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Re: Cyrillic letters for /T/ and /D/

From:R A Brown <ray@...>
Date:Friday, February 22, 2008, 9:53
David J. Peterson wrote:
> BPJ: > << > How would you all react to a (non-Slavic) Cyrillic-based > alphabet using upside-down Cyrillic {s} and {z} for /T/ and > /D/? The idea is that a 19th century alphabet maker was able > to turn existing lead types upside down to create new > symbols, but not to add diacritics or wholly new shapes. > >> > > Wasn't their a native Cyrillic character for /T/? If I'm remember > right, it looked like an upper case Roman V. The letter I'm > thinking of is a V with a little tail on the upper right. It's pictured > here, but it doesn't give it's value, unless I'm missing it: > > <>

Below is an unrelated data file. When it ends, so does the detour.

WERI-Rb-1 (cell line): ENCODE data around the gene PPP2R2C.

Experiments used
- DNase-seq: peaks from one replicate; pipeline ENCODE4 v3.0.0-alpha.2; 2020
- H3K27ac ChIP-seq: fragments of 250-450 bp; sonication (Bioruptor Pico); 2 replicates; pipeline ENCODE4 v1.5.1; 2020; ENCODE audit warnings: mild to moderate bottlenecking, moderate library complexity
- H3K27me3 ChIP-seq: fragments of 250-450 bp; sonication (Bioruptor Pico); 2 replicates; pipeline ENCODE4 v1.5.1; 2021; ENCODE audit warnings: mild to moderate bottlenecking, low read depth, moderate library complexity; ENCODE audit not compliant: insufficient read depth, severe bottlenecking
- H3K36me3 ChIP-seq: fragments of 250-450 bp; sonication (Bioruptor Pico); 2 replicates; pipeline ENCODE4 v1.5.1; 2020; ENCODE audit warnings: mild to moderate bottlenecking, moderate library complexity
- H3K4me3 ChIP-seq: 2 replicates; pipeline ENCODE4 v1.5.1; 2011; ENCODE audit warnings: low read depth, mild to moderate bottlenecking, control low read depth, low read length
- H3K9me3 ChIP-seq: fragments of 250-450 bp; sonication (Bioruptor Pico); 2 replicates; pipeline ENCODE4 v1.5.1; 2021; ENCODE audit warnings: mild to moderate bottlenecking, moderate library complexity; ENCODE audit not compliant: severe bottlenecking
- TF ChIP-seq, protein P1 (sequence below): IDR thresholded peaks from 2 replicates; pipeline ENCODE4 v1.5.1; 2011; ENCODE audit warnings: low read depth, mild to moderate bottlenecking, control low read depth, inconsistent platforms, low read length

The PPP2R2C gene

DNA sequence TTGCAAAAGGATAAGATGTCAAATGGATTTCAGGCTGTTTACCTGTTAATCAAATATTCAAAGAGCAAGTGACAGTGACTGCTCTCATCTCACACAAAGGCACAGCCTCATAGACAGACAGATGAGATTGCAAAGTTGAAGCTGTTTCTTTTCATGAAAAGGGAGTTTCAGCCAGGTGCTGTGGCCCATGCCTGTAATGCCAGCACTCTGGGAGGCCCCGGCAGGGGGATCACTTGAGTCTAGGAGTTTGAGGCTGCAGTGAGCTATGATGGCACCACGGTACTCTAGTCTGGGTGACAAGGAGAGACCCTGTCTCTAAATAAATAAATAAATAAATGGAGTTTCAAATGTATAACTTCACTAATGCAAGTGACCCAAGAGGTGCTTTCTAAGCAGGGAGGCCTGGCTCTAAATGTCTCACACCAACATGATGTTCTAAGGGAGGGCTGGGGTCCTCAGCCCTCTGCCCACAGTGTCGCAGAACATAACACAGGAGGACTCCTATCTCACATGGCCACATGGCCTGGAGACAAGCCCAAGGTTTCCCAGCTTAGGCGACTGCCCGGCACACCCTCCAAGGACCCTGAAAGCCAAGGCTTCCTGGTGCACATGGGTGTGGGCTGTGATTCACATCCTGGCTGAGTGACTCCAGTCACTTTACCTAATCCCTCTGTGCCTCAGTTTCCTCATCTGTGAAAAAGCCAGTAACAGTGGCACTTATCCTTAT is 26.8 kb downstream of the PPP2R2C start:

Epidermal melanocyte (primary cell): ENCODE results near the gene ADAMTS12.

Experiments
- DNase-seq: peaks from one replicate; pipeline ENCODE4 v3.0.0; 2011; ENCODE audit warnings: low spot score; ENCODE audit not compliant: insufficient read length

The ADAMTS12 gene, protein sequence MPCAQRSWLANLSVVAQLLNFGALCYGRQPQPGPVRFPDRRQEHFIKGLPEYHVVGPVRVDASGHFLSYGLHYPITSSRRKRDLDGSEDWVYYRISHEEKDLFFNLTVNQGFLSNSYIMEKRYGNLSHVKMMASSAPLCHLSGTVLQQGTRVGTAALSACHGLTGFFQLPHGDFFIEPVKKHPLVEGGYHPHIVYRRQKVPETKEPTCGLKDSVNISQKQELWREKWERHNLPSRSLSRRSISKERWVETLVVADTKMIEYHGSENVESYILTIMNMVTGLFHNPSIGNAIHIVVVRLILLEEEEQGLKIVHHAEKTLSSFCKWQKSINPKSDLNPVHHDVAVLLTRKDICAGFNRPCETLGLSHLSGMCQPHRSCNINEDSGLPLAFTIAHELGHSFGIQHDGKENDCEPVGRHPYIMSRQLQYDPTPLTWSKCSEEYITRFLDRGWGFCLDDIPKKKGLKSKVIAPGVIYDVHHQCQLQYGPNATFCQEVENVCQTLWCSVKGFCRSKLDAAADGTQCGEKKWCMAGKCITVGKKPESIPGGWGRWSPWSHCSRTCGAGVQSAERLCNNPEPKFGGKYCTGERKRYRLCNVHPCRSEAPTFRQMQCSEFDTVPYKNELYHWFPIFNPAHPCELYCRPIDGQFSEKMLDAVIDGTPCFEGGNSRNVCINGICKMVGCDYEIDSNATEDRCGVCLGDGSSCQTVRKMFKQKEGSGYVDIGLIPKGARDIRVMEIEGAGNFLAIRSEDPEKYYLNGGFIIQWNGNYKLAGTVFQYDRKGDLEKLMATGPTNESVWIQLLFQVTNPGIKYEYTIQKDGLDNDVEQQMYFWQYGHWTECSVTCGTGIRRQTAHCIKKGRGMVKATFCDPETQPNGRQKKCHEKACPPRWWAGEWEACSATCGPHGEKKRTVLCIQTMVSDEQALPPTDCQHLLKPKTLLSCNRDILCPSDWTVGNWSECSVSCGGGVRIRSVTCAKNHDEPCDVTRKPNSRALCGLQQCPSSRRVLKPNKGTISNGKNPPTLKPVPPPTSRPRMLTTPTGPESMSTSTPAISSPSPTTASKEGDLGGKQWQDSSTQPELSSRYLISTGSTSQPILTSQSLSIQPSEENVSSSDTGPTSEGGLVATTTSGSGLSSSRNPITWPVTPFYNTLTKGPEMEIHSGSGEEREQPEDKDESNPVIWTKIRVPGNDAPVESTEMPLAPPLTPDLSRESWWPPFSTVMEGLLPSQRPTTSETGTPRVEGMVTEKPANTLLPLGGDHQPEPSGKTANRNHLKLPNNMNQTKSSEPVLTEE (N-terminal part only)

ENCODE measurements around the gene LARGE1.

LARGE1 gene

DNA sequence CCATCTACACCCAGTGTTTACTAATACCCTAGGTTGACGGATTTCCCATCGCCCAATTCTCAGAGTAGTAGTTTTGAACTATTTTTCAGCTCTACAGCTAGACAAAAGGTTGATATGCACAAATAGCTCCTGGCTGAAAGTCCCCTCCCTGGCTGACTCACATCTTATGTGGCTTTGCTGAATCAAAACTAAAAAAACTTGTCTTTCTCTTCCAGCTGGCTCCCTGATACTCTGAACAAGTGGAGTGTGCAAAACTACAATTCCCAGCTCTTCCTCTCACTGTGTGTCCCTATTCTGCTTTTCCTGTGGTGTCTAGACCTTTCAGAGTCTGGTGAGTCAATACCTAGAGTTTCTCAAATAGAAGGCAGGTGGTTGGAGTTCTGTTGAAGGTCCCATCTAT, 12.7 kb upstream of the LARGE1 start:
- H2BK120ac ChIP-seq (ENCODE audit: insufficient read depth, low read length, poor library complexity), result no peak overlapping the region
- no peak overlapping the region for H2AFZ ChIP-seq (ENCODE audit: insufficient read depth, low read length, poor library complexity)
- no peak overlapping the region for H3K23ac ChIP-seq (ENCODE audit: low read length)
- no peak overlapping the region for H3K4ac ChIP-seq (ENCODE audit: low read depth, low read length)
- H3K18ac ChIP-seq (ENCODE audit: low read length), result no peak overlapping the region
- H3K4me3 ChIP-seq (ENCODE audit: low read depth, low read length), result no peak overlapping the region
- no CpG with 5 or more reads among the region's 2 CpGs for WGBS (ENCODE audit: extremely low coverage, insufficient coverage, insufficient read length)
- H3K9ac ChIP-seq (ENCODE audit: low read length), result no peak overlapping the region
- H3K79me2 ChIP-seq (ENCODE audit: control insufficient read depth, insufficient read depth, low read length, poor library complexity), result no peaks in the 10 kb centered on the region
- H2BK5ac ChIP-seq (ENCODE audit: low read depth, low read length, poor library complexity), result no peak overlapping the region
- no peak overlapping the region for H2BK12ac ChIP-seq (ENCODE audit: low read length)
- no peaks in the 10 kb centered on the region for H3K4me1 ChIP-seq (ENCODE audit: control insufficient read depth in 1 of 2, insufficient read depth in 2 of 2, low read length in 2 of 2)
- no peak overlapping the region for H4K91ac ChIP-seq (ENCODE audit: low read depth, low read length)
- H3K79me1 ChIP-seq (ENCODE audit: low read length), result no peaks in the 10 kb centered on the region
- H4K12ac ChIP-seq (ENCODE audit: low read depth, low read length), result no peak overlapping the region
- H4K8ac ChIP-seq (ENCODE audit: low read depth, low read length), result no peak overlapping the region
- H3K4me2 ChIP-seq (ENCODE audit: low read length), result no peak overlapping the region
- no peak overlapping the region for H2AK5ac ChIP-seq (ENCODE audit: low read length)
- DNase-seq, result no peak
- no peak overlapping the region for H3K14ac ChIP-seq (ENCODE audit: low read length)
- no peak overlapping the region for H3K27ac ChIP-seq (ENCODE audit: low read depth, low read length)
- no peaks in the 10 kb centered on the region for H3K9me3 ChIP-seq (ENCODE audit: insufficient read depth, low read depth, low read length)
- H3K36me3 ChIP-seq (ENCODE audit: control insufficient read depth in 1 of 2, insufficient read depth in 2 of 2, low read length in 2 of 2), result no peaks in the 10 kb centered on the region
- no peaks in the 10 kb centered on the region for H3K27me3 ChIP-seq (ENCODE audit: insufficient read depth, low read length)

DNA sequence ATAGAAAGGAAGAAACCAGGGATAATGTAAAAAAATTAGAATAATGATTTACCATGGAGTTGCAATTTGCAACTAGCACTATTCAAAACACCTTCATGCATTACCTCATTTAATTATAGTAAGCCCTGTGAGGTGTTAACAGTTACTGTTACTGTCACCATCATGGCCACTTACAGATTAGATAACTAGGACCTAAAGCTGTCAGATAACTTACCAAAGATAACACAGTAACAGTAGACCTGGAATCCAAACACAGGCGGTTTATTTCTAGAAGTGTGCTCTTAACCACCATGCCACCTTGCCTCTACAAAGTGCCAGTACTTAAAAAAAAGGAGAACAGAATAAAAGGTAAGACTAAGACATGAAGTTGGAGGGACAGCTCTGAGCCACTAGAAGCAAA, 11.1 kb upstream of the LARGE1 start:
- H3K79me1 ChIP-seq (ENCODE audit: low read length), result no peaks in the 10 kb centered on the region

No, that's the letter known in Russian as _izhitsa_ and is a stylized version of a medieval Greek upsilon. It's the letter before it called _fita_ in Russian. It was he Greek _theta_ (the change [T] --> [f] is common in many varieties of colloquial southern Brit English). Both fita and izhitsa were dropped in the Bolshevik spelling reform; but fita would be readily available to a 19th century alphabet marker. I would have thought that was the obvious candidate for /T/. If this guy had recourse only to existing lead types, I guess what he would have done with /D/ is anyone's guess. It would depend, I think, whether he associated /D/ more closely with /d/ or with /z/ (or even /v/, as those English dialects that change [T] to [f] also change [D] to [v]). If the alphabet maker was acquainted with the Greek alphabet, it would seem more likely to me that he might have used an inverted Cyrillic /d/. -- Ray ================================== ================================== Frustra fit per plura quod potest fieri per pauciora. [William of Ockham]